Fort Halifax (Pennsylvania)

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Fort Halifax was located along the Susquehanna River near the present day borough of Halifax, Pennsylvania, United States. It was a temporary stronghold in northern Dauphin County, Pennsylvania, from 1756 to 1757, during the time of the French and Indian War. The fort was erected by Col. William Clapham, with the order of Governor Morris, and guarded by a garrison of the Third Battalion of the Pennsylvania Provincial Regiment.[1] The fort was a subpost of Fort Augusta, which was the largest of the Provincial forts. It was a 160 feet (49 m) square log stockade with four bastions. It was dismantled in 1763 having become superfluous at war's end.[2]

A stone monument, erected in 1926, is located along Pennsylvania Route 147 north of Halifax along Armstrong Creek. The area of the former fort is now part of the Halifax Township Park and Conservation Area, which consists of 174 acres (0.70 km2) bordered on one side by the Susquehanna River and contains a long stretch of Armstrong Creek.[3]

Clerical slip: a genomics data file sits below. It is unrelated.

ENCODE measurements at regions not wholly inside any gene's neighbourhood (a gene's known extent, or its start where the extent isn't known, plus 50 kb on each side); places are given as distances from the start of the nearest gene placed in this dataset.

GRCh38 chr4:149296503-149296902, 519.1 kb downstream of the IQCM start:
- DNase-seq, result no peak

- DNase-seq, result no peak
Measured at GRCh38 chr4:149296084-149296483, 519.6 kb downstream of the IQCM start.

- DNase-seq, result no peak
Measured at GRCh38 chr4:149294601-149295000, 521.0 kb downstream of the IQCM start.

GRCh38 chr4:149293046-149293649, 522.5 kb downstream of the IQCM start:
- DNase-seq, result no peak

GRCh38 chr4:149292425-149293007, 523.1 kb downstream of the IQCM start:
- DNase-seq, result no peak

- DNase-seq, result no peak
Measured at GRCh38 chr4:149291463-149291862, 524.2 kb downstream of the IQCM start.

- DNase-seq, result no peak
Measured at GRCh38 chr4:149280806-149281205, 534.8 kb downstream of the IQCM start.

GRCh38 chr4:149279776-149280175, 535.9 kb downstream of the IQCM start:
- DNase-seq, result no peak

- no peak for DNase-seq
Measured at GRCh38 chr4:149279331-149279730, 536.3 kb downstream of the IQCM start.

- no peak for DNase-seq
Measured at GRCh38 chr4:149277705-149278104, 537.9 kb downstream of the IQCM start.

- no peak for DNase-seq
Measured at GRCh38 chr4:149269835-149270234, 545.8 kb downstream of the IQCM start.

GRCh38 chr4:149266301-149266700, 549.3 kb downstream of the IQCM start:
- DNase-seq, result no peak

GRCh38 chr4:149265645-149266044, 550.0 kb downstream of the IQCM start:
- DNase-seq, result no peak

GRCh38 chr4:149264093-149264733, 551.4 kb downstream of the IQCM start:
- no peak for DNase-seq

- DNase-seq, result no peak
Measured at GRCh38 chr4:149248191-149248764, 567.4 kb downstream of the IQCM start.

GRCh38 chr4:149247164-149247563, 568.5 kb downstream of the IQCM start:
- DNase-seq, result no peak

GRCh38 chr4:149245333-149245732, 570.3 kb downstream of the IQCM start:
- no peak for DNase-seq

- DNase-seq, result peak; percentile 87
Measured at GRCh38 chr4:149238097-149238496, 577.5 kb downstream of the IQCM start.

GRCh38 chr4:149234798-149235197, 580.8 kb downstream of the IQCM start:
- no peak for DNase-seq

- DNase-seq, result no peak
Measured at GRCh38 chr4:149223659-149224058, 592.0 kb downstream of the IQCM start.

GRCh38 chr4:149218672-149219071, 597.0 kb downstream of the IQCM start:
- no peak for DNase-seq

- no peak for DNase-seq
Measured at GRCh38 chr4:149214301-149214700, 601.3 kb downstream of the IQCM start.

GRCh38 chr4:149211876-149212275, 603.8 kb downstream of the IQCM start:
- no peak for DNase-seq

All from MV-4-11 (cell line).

Halifax Township was named in commemoration of the fort.[4]

See also[edit]


  1. ^ Clarence M., Busch (1896). "Report of the Commission to located the Site of the Frontier Forts of Pennsylvania". State Printer of Pennsylvania. Retrieved 2007-01-26. [dead link]
  2. ^ "Fort of Pennsylvania". American Forts Network. Retrieved 2007-01-26. [dead link]
  3. ^ "Halifax Township Park and Recreation Area". Central PA Conservancy. 2006. Archived from the original on 2006-08-24. Retrieved 2007-01-26. 
  4. ^ Notes and Queries, Historical, Biographical and Genealogical, Relating Chiefly to Interior Pennsylvania. Harrisburg Publishing Company. 1895. p. 20. 

External links[edit]

Coordinates: 40°28′40″N 76°56′00″W / 40.47786°N 76.93339°W / 40.47786; -76.93339